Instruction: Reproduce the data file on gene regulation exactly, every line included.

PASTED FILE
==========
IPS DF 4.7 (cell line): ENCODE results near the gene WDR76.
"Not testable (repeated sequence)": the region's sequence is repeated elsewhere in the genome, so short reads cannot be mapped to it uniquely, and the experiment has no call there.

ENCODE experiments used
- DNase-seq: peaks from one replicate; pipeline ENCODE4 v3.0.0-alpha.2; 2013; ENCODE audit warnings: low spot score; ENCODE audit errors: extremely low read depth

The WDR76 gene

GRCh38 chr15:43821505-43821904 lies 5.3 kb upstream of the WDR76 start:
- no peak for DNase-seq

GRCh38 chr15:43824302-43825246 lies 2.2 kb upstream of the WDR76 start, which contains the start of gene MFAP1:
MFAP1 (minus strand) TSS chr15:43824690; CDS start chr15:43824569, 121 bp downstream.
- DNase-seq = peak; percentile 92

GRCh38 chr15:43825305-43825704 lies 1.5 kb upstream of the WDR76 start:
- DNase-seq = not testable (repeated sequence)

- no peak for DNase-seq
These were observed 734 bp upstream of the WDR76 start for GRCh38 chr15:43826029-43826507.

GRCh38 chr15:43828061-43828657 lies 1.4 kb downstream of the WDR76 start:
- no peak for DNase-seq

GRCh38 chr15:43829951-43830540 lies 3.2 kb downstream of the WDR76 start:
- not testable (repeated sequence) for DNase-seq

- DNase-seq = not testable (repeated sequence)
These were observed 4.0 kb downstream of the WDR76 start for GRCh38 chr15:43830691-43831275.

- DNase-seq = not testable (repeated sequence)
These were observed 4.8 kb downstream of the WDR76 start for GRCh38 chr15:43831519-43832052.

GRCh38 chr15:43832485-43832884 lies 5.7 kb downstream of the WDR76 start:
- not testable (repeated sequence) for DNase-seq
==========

IPS DF 4.7 (cell line): ENCODE results near the gene WDR76.
"Not testable (repeated sequence)": the region's sequence is repeated elsewhere in the genome, so short reads cannot be mapped to it uniquely, and the experiment has no call there.

ENCODE experiments used
- DNase-seq: peaks from one replicate; pipeline ENCODE4 v3.0.0-alpha.2; 2013; ENCODE audit warnings: low spot score; ENCODE audit errors: extremely low read depth

The WDR76 gene

GRCh38 chr15:43821505-43821904 lies 5.3 kb upstream of the WDR76 start:
- no peak for DNase-seq

GRCh38 chr15:43824302-43825246 lies 2.2 kb upstream of the WDR76 start, which contains the start of gene MFAP1:
MFAP1 (minus strand) TSS chr15:43824690; CDS start chr15:43824569, 121 bp downstream.
- DNase-seq = peak; percentile 92

GRCh38 chr15:43825305-43825704 lies 1.5 kb upstream of the WDR76 start:
- DNase-seq = not testable (repeated sequence)

- no peak for DNase-seq
These were observed 734 bp upstream of the WDR76 start for GRCh38 chr15:43826029-43826507.

GRCh38 chr15:43828061-43828657 lies 1.4 kb downstream of the WDR76 start:
- no peak for DNase-seq

GRCh38 chr15:43829951-43830540 lies 3.2 kb downstream of the WDR76 start:
- not testable (repeated sequence) for DNase-seq

- DNase-seq = not testable (repeated sequence)
These were observed 4.0 kb downstream of the WDR76 start for GRCh38 chr15:43830691-43831275.

- DNase-seq = not testable (repeated sequence)
These were observed 4.8 kb downstream of the WDR76 start for GRCh38 chr15:43831519-43832052.

GRCh38 chr15:43832485-43832884 lies 5.7 kb downstream of the WDR76 start:
- not testable (repeated sequence) for DNase-seq